These two devices are used in all kinds of North American comedies, and are clearly coming to be used across the globe -- one thinks of the wildly popular (in Poland) romcom Letters to Santa (orig. Listy do M.) , the Czech offbeat but funny "romcom of sorts" (based on an English script) Perfect Days (orig. I ženy mají své dny) , the again wildly popular (in Spain) comedy Cousinhood (orig. Primos)  and now Did You Score? (orig. E Ai... Comeu?)  [AdC]* from Brazil as well. All these films have proven competitive to North American comedies in their own markets, all clearly borrow from North American scriptwriting techniques and yet all in their final product feel quite native to the applause of local audiences (and to the financial success of local film-makers).
Okay, the techniques work, but are they good (morally acceptable)? I haven't beaten-up the films that I've listed above, so I'm not going to beat-up this film either. I would also note that the alternative would be to create a level of censorship that still produces reasonably good films (one thinks of the excellent, but self-evidently "limited in scope" recent Iranian film Meeting Leila (orig. Ashnaee ba Leila)  about a nice/responsible soon-to-be wife who just wants her lively/smiling soon-to-be husband to "just quit smoking ..."). However after a while such limited subject matter inevitably becomes boring as it is further and further separated from actual lived experience.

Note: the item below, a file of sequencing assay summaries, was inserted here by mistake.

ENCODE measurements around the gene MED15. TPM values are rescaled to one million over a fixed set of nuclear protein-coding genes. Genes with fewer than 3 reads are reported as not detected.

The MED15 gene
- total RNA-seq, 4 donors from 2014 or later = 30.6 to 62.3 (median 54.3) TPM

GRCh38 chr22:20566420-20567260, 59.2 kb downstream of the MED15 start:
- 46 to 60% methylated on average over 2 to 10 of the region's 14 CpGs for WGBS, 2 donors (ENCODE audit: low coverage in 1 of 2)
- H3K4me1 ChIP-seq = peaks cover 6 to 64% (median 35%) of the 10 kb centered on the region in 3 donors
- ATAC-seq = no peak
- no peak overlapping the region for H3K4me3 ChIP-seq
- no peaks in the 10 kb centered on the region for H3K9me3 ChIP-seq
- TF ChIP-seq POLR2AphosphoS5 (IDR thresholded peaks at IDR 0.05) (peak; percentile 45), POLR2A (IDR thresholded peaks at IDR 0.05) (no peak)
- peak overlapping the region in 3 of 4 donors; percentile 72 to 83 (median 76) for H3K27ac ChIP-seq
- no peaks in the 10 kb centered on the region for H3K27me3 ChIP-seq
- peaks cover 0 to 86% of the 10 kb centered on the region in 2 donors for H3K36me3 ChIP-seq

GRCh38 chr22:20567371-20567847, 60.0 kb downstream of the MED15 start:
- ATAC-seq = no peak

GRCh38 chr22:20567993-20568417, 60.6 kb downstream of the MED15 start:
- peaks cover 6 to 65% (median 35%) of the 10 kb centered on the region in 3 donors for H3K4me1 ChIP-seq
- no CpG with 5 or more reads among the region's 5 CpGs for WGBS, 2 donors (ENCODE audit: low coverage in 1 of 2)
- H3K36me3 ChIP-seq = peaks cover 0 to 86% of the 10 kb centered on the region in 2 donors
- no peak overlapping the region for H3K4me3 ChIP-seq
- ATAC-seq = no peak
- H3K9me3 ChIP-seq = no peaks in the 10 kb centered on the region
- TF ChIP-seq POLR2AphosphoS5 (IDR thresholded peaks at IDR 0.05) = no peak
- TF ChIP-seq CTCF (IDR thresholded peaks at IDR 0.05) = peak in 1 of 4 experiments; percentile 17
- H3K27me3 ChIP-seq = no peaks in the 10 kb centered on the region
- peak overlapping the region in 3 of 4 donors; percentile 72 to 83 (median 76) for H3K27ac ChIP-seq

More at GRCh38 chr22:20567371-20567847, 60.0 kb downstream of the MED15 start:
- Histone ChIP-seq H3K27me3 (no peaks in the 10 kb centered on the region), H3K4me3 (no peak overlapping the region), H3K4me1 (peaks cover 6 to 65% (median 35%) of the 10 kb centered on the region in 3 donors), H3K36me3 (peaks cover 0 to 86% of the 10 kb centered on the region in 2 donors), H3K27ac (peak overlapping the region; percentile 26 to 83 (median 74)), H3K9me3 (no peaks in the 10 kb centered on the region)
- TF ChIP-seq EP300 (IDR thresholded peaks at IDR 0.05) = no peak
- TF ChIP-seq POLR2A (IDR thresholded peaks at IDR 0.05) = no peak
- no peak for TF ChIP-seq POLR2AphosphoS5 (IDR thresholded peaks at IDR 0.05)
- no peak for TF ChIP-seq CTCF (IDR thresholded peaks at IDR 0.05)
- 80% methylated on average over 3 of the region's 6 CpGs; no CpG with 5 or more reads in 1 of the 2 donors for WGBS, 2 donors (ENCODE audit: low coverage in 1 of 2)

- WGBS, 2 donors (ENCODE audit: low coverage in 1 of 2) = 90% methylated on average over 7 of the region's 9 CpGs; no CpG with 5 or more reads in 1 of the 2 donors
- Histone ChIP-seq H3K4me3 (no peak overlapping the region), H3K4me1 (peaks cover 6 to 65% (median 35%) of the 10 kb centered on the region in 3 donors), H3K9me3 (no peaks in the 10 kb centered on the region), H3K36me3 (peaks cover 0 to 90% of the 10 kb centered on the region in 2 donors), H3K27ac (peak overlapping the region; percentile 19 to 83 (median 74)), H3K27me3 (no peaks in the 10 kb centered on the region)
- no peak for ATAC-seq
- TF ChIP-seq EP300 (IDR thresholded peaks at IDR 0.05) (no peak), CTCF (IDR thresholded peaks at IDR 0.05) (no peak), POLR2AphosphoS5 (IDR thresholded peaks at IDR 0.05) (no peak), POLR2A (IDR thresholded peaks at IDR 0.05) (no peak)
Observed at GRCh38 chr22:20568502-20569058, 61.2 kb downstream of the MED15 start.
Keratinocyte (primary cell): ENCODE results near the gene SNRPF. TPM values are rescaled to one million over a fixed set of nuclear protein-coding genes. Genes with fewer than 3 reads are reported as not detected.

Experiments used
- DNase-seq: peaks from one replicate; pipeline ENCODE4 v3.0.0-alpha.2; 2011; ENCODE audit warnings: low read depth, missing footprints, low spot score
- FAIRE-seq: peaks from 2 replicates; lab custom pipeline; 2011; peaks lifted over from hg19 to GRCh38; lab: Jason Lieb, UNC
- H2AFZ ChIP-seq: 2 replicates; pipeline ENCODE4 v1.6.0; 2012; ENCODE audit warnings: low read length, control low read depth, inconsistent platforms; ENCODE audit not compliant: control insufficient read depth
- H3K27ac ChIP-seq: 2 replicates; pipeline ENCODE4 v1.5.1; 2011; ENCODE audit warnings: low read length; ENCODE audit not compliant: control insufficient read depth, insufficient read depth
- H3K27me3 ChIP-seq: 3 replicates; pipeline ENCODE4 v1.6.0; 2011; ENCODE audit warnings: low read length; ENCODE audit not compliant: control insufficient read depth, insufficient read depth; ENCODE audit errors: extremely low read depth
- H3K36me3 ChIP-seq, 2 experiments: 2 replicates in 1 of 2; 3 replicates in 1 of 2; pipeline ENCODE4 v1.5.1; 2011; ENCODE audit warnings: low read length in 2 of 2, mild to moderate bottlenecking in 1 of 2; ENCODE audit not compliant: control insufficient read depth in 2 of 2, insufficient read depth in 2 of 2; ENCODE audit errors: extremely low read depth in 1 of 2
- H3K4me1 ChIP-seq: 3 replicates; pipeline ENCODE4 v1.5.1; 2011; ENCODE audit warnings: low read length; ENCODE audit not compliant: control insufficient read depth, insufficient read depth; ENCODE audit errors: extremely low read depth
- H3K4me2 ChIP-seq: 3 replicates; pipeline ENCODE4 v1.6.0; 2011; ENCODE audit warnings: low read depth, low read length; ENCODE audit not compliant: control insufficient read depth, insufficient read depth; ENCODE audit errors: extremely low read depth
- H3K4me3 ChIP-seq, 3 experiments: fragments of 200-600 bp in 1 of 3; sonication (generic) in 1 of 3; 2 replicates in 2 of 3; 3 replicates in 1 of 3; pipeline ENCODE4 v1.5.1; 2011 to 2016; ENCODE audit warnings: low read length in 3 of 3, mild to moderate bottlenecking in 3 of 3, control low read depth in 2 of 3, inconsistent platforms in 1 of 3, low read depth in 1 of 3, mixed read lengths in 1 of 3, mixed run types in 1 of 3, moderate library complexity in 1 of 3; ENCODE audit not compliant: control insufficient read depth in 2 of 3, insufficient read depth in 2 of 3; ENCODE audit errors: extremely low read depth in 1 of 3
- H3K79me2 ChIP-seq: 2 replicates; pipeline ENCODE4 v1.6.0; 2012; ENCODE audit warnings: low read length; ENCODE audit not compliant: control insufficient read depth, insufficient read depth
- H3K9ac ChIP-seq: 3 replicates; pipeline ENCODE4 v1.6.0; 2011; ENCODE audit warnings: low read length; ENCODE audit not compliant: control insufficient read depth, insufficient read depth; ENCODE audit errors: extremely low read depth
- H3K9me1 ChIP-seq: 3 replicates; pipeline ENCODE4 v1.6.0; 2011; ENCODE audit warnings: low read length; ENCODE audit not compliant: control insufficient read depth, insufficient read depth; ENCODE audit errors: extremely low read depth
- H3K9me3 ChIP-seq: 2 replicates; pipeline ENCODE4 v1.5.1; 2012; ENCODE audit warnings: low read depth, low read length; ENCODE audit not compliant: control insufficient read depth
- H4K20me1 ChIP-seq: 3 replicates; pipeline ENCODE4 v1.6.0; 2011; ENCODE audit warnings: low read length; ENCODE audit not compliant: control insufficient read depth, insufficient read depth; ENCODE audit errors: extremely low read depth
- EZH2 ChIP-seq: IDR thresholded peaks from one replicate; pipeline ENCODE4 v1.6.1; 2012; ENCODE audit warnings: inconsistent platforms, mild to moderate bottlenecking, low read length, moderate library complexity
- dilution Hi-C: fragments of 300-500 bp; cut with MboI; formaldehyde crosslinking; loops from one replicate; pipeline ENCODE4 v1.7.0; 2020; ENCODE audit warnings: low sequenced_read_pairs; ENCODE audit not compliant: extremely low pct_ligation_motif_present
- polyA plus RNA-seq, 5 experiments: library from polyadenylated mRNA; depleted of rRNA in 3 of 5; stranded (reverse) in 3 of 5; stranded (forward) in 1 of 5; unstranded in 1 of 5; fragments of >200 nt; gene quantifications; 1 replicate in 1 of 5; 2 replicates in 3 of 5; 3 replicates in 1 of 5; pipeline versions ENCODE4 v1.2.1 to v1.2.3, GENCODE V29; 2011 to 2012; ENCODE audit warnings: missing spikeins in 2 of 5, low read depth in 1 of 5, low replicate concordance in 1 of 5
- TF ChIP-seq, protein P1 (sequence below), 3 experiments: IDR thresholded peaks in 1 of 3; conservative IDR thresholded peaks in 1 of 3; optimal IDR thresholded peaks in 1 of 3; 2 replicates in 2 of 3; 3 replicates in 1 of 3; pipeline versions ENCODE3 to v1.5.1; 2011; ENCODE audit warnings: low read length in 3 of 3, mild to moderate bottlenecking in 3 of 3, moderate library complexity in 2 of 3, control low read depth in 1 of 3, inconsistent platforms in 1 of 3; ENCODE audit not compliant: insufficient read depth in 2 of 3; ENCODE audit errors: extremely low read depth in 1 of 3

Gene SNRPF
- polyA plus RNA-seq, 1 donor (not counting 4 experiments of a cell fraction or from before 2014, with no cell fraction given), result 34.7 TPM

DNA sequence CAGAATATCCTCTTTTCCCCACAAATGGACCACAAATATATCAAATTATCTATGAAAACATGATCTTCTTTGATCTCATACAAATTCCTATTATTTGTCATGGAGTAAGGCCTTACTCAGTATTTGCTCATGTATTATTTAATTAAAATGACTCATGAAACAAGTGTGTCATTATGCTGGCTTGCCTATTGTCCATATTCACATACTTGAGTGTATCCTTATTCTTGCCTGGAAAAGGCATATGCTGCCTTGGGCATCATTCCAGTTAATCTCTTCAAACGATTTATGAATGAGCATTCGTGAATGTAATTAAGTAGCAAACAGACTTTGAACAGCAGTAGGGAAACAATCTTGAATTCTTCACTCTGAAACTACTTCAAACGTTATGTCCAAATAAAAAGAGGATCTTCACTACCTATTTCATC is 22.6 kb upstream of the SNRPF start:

So then, what is this current film about? Well it's about these three friends Fernando (played by Bruno Mazzeo [AdC]*), Honório (played by Marcos Palmiera [AdC]*) and Afozinho (played by Emílio Orciollo Neto [AdC]*). They are all middle class, indeed arguably at the lower end of upper middle class.
Fernando is a journalist of some sort. He's married to Leila (played by Dira Paes [AdC]*) who also works outside the home and actually seems to have more regular hours than Fernando. Together, they have three young daughters. Perhaps because he's surrounded by all those women during other times of the day, Fernando likes to get out of the house in the evening to go to the bar to meet with his friends.
Honório is an architect who's wife Vitória (played by Tainá Müller [AdC]) just left him for reasons unclear, but perhaps because she found him a bit of a schmuck (boring). Yes, he carries around boxes (models) and charts all the time, but he works in a small office in a high rise for some larger architectural firm and it's clear that he's probably not going to outshine many others where he's working.
Afozinho is single, a writer, who makes his living writing crossword puzzles, but like any writer, dreams of publishing "his novel." Indeed, he has about 20 different versions of it in his apartment. His big problem appears to be that he's been largely writing about life rather than living it. His book is supposed to be a romance/love story, but ... he himself, sitting a lot in front of the computer, is addicted to cam-sites and (presumably) internet porn. A potential publisher tells him as much: "Your book is supposed to be a romance, but the romance seems to be far more researched rather than lived."